The Truth About Relocation Assistance
So, what is relocation assistance? Relocation assistance in basic terms says that if a property provider raises rent a certain amount year-over-year and a resident decides the increase is too much and wants to relocate somewhere else, the resident may be eligible for a certain amount of money paid towards their moving costs. The amount can differ depending on the area, but let’s just look at Seattle for an example. Currently under Seattle’s Economic Displacement Relocation Assistance (EDRA), if a housing provider raises rent by 10% or more the City of Seattle will pay out up to three months’ rent to help that resident relocate. This relocation assistance is available IF the household income for the resident(s) is 80% or less of the area median income or AMI (Seattle.gov). AMI adjusts based on the number of people living in a residence. The onus is on the tenant to apply for assistance with the city to follow all the proper procedures and notify their housing provider in writing of their intent to move. If the resident has not moved by the date agreed or chooses instead to stay after all, then the money must be refunded to the City of Seattle within 10 days.
Similar policies are on ballots in two other Western Washington cities this November. Small-town neighbor to the north, Bellingham, will have Initiative 2023-02 on the ballot. This would require three months’ rent or three months’ Bellingham fair market rent value, whichever is higher if the housing provider raises rent by more than 8%. This initiative would also require 120 days’ notice to a resident if the housing provider will raise rent. This relocation assistance would be paid out to the resident by the housing provider. From what I can tell this will mostly operate on the honor system as the only recourse mentioned is a resident taking their provider to civil court for restitution. Once the resident informs their housing provider that they wish to relocate they have a 5-month relocation period in which to move.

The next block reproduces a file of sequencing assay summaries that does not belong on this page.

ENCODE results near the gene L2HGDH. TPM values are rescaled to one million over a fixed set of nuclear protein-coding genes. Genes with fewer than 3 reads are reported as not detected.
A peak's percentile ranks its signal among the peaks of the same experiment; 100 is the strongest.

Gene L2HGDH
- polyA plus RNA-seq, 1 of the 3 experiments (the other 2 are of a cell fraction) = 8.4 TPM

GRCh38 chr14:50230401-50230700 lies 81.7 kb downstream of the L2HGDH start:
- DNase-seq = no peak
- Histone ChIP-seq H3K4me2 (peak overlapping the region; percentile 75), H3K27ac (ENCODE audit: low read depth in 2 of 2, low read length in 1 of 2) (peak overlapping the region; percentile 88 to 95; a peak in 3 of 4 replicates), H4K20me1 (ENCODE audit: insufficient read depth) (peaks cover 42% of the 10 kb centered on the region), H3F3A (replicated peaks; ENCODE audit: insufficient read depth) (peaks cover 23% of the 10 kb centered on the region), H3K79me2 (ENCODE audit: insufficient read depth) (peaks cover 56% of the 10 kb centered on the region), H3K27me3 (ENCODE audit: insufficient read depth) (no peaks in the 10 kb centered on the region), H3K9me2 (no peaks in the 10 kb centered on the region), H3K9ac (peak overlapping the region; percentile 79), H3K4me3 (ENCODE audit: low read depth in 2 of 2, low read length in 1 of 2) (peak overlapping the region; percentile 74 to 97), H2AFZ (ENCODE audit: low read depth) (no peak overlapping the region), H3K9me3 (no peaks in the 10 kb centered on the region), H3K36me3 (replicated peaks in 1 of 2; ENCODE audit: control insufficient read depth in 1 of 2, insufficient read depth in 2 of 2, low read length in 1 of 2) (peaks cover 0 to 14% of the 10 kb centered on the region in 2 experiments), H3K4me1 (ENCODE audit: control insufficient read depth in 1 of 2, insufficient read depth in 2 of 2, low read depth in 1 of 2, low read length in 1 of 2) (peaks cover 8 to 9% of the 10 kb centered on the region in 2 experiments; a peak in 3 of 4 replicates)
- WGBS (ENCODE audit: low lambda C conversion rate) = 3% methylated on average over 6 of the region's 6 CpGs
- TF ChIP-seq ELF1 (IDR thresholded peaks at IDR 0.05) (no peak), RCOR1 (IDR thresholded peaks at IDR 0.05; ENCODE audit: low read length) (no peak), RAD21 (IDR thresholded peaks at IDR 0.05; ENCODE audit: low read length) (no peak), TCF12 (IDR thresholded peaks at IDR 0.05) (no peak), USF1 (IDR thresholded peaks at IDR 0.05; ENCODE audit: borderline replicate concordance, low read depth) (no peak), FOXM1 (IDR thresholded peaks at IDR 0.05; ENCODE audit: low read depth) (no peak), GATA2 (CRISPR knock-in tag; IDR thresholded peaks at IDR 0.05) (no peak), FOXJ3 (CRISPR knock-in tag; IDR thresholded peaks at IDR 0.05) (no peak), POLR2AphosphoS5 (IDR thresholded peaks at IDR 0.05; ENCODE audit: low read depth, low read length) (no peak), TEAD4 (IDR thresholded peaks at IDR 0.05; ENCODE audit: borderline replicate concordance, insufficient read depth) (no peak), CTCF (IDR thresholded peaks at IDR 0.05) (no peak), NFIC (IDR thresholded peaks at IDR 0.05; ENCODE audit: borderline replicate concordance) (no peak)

The biggest rental housing regulation forthcoming that should be on everyone’s radar, comes to us from Tacoma. I wrote more extensively about Measure 1 on the Tacoma ballot in last month’s Current, so I won’t go too deep on the full measure here. I just want to touch more extensively on the Relocation Assistance aspect of the so-called “Tenants Bill of Rights”. The potential fallout if this measure comes to pass could be astronomical. See below for the different proposed levels of relocation assistance levels based on the percentage of monthly rent increase.
I was not able to locate data on how many exempt housing providers there would be in Tacoma, but my hunch would be not very many. The measure for Tacoma says that a certain bureaucracy will need to be established by the city to monitor not only the relocation assistance item, but all other aspects of Measure 1. Nowhere is there a specification on how this will be funded or organized.
In any of the 3 city ordinances discussed the flaws and abuse potential can be seen quite clearly. These illustrate the continuing trend of taking the independent operation of rental housing providers out of the equation. In an area where rental housing is already in short supply, do we again want to pass laws that make it much more difficult for small rental housing providers to best serve their residents?
Please visit our website at RHAwa.org for a variety of ways to get involved in our efforts. We have upcoming volunteer opportunities for doorbelling in Tacoma to speak with our neighbors about the detrimental effects of Measure 1. Also, there you can find videos about the Tacoma initiative as well as our podcast with Tacoma District 1 City Council Member John Hines. If you are a registered voter in Tacoma or Bellingham, I urge you to vote no on your respective ballot measures and tell everyone in your sphere of influence why these measures will hurt rental housing. Don’t have time to volunteer, donate to our Political Action Committee or Legal Defense Fund so that we can continue fighting for you, our members.
Exempt: Housing providers and tenants who live on the same site, if that location has four or fewer units, tenants who have lived in a unit for less than six months, and landlords temporarily renting out their primary residence.